What gets your page up, up, up in the rankings? Depending on how new you are to this whole SEO thing, you probably already have some grasp of the concepts that drive a page up in the SERPs, but it’s always useful to give them another run-down, in order to refresh the info. There are several factors in this respect:
- Domain-based: These factors have to do with domain authority and user trust, which Google has been relying on to an ever-larger extent, in order to validate sources of information.
- Page-based: This is just about everything that is contained on the published webpage. These factors go from the granular (targeted keywords and how organic this targeting is), the quality of the content and extent to which it manages to engage the user (think bounce rate, first and foremost), and inbound links to each specific URL – as opposed to inbound link to the site as a whole.
- Listing-based: This largely has to do with the search snippet that the webmaster optimizes (or not), in order to give the user as clear a picture of what they’re about to click on as possible. If you think the snippet isn’t that important, think again. We’ve seen recent examples where Google decided to improve the ranking of a given page, based on the number of clicks the snippet was getting. In other words, Google does take into account the way users credit various pages – if it sees they trust it, then Google, too, is going to trust it as well.
Of course, the issue of being outranked by ‘poorer quality’ websites first became an issue when Panda rolled out. It may not have hit everyone with as much force right from the get-go, but eventually, as the update rolled out, many webmasters felt the sharp drop in rankings and understood they were being penalized for past actions, which, at the time they had used them, were gray hat at best. Since Google isn’t exactly transparent about what it will penalize or not, here is a selection of reasons you may have lost out in the face of other websites, post-Panda:
- Duplicate content: Google will sanction duplicate content severely, irrespective of whether or not your site is the original source of the content.
- Comment spam: commenting in order to promote your own URLs is generally frowned upon. You may actually provide insightful commentary, which does contribute to a particular conversation – if there’s a link in it, Google will most likely frown upon it. Consider the weight of authorship as a replacement to this promotional tool. Instead of commenting with your link attached left and right, build a strong social media authorship presence.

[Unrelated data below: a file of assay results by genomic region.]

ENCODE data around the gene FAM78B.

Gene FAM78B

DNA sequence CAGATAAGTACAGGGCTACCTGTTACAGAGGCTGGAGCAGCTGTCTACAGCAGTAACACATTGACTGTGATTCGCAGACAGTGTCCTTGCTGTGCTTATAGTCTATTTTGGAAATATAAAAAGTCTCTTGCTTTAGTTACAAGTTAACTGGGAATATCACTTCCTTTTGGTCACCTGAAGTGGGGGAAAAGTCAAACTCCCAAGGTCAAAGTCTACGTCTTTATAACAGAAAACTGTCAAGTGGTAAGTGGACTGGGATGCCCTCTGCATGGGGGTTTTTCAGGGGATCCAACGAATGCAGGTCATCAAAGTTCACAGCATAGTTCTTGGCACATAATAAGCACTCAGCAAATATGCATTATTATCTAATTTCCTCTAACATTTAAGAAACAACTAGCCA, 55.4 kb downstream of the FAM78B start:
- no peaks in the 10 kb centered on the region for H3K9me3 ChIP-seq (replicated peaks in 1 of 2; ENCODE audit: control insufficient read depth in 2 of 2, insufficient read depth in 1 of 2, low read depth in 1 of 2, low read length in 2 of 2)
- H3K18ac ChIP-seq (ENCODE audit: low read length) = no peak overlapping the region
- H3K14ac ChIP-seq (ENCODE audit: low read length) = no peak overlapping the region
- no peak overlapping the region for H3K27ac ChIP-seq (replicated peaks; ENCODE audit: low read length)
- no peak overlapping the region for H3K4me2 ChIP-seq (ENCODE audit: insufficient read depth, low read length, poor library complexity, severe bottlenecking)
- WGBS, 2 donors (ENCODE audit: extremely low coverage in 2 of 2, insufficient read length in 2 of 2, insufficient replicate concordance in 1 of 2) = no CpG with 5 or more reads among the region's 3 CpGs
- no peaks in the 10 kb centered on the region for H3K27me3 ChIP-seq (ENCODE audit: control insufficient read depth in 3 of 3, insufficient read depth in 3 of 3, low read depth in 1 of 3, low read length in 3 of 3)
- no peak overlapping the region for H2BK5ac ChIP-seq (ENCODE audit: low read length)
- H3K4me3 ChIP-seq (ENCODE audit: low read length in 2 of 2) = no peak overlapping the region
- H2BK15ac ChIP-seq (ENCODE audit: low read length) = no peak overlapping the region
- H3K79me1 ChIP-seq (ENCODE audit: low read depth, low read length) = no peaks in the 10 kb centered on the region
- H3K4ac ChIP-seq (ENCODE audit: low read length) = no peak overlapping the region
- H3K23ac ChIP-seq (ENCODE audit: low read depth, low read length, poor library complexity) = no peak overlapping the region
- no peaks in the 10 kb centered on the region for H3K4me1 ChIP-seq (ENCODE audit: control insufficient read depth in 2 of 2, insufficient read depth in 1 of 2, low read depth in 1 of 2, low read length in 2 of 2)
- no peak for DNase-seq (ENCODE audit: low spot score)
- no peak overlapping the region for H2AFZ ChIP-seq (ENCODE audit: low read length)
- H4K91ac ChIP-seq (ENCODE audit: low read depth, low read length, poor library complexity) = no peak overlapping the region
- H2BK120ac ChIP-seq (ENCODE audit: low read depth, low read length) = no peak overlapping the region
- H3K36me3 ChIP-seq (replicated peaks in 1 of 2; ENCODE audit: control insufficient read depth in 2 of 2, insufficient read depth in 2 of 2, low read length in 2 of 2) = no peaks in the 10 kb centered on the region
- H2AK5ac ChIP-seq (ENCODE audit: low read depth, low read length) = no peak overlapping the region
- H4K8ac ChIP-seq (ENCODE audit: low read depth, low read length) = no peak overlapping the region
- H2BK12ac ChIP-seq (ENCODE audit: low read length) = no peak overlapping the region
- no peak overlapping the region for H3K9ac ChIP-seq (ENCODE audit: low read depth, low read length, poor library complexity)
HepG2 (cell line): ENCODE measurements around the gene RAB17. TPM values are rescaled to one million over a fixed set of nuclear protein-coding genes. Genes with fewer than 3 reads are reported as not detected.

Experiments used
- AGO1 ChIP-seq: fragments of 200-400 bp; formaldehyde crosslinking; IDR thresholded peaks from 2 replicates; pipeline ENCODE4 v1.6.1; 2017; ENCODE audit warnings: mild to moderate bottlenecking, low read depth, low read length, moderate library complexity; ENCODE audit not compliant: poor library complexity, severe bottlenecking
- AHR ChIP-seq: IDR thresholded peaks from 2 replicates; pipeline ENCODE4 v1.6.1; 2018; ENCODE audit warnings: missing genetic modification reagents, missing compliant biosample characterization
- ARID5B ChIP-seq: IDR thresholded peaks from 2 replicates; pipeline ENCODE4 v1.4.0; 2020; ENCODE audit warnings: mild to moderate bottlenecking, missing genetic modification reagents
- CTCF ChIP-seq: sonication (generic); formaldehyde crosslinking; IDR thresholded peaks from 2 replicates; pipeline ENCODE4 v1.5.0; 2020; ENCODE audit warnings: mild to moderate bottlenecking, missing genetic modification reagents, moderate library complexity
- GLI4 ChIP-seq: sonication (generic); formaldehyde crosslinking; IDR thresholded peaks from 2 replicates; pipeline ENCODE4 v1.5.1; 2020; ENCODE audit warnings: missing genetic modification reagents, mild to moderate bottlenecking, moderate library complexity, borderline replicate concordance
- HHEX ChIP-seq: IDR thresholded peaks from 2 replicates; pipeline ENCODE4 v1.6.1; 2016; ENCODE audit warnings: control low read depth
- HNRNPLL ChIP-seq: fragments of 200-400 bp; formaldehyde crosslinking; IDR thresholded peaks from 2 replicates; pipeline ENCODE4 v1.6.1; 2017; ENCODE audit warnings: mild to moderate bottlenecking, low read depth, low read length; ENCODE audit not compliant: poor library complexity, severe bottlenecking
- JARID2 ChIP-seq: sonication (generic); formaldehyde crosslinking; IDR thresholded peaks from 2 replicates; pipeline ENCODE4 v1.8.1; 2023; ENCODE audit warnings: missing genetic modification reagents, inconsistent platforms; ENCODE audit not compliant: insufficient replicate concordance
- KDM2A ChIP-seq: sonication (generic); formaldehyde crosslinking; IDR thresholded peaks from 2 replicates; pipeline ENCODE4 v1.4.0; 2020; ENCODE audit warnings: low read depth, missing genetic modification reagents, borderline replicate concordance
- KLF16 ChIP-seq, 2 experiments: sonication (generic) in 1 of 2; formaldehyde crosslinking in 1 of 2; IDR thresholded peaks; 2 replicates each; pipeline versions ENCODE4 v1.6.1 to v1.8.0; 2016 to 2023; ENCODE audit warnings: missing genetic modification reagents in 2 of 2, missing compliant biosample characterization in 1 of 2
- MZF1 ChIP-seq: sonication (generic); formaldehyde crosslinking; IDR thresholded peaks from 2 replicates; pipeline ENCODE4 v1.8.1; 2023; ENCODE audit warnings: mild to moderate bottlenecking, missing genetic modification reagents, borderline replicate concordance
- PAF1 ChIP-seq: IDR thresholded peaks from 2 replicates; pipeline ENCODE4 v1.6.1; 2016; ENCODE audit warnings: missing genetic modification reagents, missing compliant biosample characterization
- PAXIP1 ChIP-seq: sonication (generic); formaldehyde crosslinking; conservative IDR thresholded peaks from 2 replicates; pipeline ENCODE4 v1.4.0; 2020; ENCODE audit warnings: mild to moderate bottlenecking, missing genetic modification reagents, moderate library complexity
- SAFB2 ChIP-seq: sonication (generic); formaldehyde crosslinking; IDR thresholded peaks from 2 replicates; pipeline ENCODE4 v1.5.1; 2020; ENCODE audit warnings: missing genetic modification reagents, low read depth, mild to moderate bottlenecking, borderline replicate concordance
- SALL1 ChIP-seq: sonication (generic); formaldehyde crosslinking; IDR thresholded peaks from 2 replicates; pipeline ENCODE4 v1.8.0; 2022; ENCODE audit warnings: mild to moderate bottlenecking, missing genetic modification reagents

- Syndicated content and article directory submissions: if you’re paying to get content across the web, on your targeted keywords and URLs, Google will not like it. Instead, do some genuine, well-researched, quality guest posting and build connections with other webmasters. You will find that, in time, these relationships are beneficial both ways.
Now, in the wake of Panda and Penguin, many site admins have been left wondering if there’s a way to fix the damage they’ve done in the past, or should simply forget all about SEO and the much-touted ‘if you’re not on the Internet, you don’t exist mind frame’. It’s usually smaller companies that find themselves wondering what to do, but major names such as the UK’s Inter-flora have been previously penalized for what Google saw as underhanded optimization and link-building activities. The takeaway here is that, if you’ve been hit by either Panda or Penguin, you do need to put some more work into your understanding of Google’s algorithms, but, more importantly, its motivation for choosing to rank one site better than the other in the SERPs. Also, aside from investing into good SEO, you need to spread your efforts to social media and other means of generating brand awareness, because, the way things stand at the moment, Google cannot be regarded as a single, wholly dependable avenue for marketing and promotional efforts.